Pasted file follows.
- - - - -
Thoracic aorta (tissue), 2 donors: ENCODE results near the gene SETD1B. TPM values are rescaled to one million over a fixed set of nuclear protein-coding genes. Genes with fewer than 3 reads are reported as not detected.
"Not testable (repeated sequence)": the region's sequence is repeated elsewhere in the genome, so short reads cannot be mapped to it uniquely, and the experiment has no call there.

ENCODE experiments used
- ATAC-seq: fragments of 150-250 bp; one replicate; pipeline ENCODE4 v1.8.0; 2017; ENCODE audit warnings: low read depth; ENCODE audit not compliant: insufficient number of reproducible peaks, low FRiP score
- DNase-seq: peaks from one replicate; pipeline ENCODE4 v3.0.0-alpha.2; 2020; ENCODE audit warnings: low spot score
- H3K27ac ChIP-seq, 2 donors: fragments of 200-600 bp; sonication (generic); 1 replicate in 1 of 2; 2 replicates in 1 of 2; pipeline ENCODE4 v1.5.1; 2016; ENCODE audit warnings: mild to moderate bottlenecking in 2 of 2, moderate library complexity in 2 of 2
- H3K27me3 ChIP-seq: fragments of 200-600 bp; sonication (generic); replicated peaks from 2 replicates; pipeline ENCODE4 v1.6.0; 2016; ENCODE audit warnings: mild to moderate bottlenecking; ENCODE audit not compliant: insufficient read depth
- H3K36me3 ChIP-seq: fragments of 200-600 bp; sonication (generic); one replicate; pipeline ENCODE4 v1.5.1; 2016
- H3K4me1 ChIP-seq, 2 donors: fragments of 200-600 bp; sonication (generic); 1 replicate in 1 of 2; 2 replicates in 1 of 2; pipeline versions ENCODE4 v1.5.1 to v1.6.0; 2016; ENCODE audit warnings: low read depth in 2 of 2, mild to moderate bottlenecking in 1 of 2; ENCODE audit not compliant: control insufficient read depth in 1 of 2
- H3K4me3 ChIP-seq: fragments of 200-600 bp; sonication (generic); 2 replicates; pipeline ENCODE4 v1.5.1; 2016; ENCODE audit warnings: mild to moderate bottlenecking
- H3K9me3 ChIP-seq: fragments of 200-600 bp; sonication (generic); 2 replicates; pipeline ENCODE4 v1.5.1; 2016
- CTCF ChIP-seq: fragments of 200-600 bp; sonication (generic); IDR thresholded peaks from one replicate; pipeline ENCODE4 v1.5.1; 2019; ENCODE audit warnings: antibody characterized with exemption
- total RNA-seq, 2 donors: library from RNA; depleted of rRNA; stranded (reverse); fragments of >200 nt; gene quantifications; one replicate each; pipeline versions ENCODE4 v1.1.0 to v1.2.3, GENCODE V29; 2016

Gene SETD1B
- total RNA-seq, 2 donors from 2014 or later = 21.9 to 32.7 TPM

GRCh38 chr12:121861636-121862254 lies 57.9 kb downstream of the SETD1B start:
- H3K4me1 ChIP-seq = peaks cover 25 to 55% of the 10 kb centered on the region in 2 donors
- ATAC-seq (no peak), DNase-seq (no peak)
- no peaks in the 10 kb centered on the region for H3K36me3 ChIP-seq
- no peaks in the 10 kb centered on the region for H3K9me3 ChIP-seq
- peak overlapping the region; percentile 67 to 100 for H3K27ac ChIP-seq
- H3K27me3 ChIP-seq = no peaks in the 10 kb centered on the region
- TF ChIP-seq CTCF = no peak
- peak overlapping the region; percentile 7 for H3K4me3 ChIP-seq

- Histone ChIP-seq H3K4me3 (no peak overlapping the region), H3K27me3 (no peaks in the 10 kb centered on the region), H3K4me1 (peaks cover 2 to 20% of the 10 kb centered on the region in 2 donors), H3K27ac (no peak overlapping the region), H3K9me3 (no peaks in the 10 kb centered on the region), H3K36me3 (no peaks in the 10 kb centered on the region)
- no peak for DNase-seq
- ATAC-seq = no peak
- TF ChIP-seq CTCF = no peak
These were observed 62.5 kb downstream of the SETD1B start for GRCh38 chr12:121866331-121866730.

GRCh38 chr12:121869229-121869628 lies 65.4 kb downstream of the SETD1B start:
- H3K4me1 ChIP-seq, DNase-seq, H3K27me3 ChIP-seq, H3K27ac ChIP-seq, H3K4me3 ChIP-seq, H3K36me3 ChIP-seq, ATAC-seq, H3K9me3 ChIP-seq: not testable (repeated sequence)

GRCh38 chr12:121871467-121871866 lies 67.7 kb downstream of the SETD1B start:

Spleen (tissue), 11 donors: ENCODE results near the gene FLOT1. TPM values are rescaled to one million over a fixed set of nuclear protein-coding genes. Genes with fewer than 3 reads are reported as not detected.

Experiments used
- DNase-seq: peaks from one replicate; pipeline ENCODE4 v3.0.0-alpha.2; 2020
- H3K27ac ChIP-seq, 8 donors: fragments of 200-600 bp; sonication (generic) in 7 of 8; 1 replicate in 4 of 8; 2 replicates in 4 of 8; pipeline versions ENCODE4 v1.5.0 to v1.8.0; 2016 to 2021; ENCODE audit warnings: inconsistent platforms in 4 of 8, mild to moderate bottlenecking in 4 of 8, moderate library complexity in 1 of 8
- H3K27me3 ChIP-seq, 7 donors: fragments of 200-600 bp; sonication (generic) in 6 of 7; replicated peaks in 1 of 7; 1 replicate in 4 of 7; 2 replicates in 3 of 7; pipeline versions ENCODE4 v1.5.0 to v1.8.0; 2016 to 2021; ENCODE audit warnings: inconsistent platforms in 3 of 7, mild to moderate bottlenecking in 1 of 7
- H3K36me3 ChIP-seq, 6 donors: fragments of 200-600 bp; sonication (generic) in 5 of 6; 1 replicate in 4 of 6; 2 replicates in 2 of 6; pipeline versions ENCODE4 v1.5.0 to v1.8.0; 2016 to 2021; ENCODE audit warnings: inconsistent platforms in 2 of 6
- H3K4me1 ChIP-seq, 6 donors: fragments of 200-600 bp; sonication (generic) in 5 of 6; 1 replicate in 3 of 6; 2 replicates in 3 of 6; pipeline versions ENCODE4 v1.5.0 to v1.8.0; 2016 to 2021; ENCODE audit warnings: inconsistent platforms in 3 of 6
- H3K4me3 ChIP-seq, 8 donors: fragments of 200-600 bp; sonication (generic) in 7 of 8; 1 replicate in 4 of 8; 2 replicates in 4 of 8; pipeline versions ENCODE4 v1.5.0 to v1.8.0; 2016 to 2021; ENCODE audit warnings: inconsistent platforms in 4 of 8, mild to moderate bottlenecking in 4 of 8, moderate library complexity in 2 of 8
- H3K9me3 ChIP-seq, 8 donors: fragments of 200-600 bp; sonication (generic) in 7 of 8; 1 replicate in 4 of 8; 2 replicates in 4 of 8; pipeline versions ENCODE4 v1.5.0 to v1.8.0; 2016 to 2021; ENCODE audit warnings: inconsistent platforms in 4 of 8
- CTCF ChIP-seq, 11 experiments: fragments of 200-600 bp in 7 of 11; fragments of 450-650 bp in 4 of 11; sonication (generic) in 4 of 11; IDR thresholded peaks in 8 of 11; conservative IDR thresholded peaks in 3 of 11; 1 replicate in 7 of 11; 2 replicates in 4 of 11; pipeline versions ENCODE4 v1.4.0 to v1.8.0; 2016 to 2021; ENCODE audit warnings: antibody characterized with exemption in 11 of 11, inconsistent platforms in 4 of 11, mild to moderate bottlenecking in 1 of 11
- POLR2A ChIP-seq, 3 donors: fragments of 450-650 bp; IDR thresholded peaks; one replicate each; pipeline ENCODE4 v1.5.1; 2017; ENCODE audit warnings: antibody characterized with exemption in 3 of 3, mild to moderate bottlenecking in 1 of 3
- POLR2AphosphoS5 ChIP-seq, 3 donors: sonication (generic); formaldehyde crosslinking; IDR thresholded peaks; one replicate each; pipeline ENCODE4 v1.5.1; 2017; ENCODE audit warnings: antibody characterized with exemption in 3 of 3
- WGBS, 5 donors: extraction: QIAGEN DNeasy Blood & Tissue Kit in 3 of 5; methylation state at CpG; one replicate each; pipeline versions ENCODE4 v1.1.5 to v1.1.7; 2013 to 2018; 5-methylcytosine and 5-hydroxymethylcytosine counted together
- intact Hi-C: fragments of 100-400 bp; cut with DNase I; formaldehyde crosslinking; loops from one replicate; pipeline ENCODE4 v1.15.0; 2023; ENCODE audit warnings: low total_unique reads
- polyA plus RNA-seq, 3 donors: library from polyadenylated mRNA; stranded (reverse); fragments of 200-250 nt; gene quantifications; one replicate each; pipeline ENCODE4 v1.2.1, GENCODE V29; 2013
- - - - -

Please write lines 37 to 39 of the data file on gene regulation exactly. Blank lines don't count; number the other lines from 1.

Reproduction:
- H3K27me3 ChIP-seq, 7 donors: fragments of 200-600 bp; sonication (generic) in 6 of 7; replicated peaks in 1 of 7; 1 replicate in 4 of 7; 2 replicates in 3 of 7; pipeline versions ENCODE4 v1.5.0 to v1.8.0; 2016 to 2021; ENCODE audit warnings: inconsistent platforms in 3 of 7, mild to moderate bottlenecking in 1 of 7
- H3K36me3 ChIP-seq, 6 donors: fragments of 200-600 bp; sonication (generic) in 5 of 6; 1 replicate in 4 of 6; 2 replicates in 2 of 6; pipeline versions ENCODE4 v1.5.0 to v1.8.0; 2016 to 2021; ENCODE audit warnings: inconsistent platforms in 2 of 6
- H3K4me1 ChIP-seq, 6 donors: fragments of 200-600 bp; sonication (generic) in 5 of 6; 1 replicate in 3 of 6; 2 replicates in 3 of 6; pipeline versions ENCODE4 v1.5.0 to v1.8.0; 2016 to 2021; ENCODE audit warnings: inconsistent platforms in 3 of 6